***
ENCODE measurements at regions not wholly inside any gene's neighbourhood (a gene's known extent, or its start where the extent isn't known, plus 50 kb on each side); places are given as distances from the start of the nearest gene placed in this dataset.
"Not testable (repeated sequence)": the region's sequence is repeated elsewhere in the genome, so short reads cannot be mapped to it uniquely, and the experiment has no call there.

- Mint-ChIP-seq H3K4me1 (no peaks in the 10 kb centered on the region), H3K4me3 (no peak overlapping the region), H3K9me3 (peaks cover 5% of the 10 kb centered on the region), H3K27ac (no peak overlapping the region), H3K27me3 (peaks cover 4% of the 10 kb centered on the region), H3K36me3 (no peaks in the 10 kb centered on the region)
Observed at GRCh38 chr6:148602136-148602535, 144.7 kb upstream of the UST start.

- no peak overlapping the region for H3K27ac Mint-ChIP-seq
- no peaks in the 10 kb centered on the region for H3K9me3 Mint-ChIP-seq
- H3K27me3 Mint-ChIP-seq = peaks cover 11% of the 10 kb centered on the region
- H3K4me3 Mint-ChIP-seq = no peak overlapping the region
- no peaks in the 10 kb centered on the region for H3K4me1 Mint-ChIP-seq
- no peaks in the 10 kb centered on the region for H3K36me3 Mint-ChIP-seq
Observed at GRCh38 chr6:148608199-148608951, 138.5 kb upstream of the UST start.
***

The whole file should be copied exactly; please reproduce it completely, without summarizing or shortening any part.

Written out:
ENCODE measurements at regions not wholly inside any gene's neighbourhood (a gene's known extent, or its start where the extent isn't known, plus 50 kb on each side); places are given as distances from the start of the nearest gene placed in this dataset.
"Not testable (repeated sequence)": the region's sequence is repeated elsewhere in the genome, so short reads cannot be mapped to it uniquely, and the experiment has no call there.

- Mint-ChIP-seq H3K4me1 (no peaks in the 10 kb centered on the region), H3K4me3 (no peak overlapping the region), H3K9me3 (peaks cover 5% of the 10 kb centered on the region), H3K27ac (no peak overlapping the region), H3K27me3 (peaks cover 4% of the 10 kb centered on the region), H3K36me3 (no peaks in the 10 kb centered on the region)
Observed at GRCh38 chr6:148602136-148602535, 144.7 kb upstream of the UST start.

- no peak overlapping the region for H3K27ac Mint-ChIP-seq
- no peaks in the 10 kb centered on the region for H3K9me3 Mint-ChIP-seq
- H3K27me3 Mint-ChIP-seq = peaks cover 11% of the 10 kb centered on the region
- H3K4me3 Mint-ChIP-seq = no peak overlapping the region
- no peaks in the 10 kb centered on the region for H3K4me1 Mint-ChIP-seq
- no peaks in the 10 kb centered on the region for H3K36me3 Mint-ChIP-seq
Observed at GRCh38 chr6:148608199-148608951, 138.5 kb upstream of the UST start.